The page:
Saturday, August 31, 2013

Green Wargaming on a Budget: Making Trees from Repurposed Junk

Burgundian handgunners take cover in the treeline.
      When you're a kid, table-top gaming can be cost prohibitive...let's face it.  As an adult its still cost prohibitive.  Spending $20-40 dollars to get a pack of ten dubious-looking railroad scenic trees is something I don't really want to do.  Rather spend my doubloons on lead.  Thankfully, trees are an easy project with some time, household junk, and a few bucks from the local craft store.

You will need:

Painters or masking tape
White glue
Floral Moss (1 bag is $5)
Blue insulation foam (4x8 sheet is about $16 at a DIY store)

Bases are ready for priming and sanding.
      To start:  Cut your bases and about thirty lengths of coathangers.  Sections of 3-8 inches are good for our scales.  Bind dissimilar wire lengths together with tape, leaving two inches exposed at each end.  The exposed areas will be your branches and roots.  Bend the branches and roots in various directions to achieve a natural look and tape down to the cardboard base.  Now you can sculpt that blue foam into rocks or other terrain features (knolls) under or around your tree.

Primed and ready for painting,
 Cover the base with white school glue and sand.  Add in pebbles or other debris as desired.  The whole must be painted.  I have a 5 gal bucket of nasty oyster latex I found in the basement of my house when I bought it.  Two years later, I'm still using it as a primer for my trees, buildings, and other terrain.

With a base coat, highlights and an ink wash, the trees are ready for foliage.
       Once primed, you can add your base colors, highlights, and inking.  I use acrylic paints from a craft store.  I get similar results to more pricey modelling paints and on this amount of area, thrift is a must.  I used a dark brown for the tree, clay color for the earth.  these were touched up with grey and dry brushed with a flesh base color (light khaki).  The whole was ink-washed with a mixture of brown and black.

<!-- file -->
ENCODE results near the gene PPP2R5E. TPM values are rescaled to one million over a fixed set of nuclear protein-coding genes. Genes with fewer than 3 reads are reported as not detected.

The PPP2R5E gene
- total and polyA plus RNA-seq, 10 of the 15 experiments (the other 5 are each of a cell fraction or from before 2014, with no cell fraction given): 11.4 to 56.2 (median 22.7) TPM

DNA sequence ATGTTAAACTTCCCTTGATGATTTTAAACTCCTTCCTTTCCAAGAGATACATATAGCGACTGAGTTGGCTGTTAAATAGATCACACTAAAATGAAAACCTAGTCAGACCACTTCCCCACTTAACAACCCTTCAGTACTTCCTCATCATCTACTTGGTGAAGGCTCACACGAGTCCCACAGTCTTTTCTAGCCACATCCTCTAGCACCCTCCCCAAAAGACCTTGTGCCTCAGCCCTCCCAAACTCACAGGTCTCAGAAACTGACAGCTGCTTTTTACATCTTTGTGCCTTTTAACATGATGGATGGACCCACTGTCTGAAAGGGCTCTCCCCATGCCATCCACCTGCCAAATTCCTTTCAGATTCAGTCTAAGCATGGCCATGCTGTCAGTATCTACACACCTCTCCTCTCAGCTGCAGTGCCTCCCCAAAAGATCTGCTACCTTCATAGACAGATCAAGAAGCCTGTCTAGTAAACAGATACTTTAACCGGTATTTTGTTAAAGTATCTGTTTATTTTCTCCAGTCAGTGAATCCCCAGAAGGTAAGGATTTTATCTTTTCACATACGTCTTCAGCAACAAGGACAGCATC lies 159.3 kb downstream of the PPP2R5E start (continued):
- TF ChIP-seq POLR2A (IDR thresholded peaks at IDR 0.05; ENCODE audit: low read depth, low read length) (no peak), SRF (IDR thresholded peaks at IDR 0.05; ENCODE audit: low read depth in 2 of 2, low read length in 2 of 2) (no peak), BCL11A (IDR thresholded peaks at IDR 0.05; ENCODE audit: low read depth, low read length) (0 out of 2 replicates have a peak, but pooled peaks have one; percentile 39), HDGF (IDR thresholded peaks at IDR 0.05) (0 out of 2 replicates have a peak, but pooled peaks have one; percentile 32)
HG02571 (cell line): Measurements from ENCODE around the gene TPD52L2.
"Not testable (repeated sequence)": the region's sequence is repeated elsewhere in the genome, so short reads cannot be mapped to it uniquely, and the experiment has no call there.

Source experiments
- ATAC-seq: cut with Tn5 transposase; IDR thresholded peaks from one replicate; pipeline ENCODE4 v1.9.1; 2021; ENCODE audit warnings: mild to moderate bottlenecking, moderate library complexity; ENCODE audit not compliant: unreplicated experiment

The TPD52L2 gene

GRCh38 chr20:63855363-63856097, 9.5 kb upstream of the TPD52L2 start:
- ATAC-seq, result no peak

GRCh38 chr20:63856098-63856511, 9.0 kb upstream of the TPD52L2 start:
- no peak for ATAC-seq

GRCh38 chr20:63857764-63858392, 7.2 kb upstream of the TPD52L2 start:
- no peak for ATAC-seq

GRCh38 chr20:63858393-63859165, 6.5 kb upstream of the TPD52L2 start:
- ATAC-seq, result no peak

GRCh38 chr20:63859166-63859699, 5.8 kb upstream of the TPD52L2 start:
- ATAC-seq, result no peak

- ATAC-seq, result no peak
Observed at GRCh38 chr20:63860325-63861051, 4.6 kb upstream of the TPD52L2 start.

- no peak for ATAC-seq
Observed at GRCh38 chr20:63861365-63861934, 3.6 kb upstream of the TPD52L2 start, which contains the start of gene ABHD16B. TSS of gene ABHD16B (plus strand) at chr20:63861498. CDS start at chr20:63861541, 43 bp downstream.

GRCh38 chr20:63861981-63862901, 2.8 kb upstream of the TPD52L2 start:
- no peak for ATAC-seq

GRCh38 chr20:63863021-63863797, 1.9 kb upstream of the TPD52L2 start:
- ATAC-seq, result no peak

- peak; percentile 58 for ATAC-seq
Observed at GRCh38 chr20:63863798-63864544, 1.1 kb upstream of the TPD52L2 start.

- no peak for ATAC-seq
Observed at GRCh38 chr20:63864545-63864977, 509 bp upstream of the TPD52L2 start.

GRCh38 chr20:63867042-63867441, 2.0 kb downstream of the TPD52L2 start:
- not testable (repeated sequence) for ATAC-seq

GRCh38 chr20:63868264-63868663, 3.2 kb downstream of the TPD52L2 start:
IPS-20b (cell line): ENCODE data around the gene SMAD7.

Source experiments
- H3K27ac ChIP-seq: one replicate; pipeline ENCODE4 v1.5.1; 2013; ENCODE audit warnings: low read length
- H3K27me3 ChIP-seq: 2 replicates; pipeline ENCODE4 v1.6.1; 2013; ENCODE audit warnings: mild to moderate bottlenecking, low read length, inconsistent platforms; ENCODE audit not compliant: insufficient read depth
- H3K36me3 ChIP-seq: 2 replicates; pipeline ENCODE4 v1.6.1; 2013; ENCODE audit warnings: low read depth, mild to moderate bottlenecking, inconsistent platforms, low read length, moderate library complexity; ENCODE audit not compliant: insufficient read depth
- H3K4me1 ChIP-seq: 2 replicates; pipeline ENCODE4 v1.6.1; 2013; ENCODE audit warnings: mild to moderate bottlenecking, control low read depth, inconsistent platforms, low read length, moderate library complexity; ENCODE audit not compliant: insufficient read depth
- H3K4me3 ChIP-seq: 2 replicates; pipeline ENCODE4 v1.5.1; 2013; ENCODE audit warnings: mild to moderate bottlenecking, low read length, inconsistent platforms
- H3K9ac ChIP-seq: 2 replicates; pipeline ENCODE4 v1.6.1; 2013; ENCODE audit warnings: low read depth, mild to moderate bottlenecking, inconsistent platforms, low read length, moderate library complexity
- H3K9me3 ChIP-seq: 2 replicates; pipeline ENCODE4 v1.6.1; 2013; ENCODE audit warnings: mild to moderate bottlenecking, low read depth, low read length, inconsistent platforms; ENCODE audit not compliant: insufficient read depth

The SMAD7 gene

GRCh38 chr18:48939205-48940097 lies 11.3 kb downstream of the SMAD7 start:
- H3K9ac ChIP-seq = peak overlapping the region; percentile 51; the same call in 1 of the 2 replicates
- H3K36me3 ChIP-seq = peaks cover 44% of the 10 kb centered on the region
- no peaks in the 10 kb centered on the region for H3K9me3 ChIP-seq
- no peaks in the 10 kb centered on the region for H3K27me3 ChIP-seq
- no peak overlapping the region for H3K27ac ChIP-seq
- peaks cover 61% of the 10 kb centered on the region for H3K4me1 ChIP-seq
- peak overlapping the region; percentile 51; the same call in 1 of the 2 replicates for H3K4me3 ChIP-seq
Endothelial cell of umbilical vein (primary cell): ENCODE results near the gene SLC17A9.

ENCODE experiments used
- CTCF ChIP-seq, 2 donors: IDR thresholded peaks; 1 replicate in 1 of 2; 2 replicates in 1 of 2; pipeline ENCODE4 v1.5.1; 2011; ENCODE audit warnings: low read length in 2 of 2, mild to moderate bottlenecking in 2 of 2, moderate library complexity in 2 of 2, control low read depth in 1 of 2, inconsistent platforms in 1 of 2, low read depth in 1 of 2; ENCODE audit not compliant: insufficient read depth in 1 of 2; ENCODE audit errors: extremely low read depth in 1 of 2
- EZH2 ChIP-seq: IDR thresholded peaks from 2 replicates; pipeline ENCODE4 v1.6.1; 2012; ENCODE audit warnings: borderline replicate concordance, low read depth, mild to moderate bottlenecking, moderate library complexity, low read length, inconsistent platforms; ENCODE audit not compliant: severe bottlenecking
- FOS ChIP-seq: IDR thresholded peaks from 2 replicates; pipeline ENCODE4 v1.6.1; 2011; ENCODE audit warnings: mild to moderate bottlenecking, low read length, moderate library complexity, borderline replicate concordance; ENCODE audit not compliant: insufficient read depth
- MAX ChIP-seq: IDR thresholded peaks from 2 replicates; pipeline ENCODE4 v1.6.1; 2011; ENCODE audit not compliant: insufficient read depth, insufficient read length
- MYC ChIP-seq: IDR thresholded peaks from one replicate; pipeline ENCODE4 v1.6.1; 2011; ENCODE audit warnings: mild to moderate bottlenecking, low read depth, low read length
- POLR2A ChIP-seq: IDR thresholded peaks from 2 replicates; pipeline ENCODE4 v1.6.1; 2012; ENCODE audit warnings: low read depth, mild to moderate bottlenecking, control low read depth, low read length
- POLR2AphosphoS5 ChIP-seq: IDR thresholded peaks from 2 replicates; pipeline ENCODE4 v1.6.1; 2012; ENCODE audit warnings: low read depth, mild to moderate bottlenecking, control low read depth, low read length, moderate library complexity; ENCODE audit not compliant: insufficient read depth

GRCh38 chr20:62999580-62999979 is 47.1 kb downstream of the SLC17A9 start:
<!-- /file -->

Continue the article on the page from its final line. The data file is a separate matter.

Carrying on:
Moss on the branches, coarse turf on the ground.
       For adding the foliage, a dab on small amounts of superglue and then thread the moss onto the branches.  Hold the moss in place as the glue dries.  If you use the glue sparingly, the moss will hold, but your fingers won't.

The last piece of moss.
       The moss is on and I will complete the forest floor with white glue and coarse turf (ground up foam).

The Burgundian infantry emerge from the completed "budget"  forest.

The completed forest.  The trees are based in groups of one, two, or three.  Three evenings of work, while watching baseball makes me a forest of fourteen trees.  Easy day-and I still have enough materials to make 140, should the scenario require.  In any event, I think these look a lot more realistic than whats on the market.  


  1. Whoa, those are very nice trees. Well done!

  2. Thanks, appreciate the comment. My seven year old saw them still "in the white" and told me they looked great and he couldn't wait to use them in our next game. That felt good!

  3. Great work and insightful for me. Definitely a long term tree solution that's affordable. Thank you very much.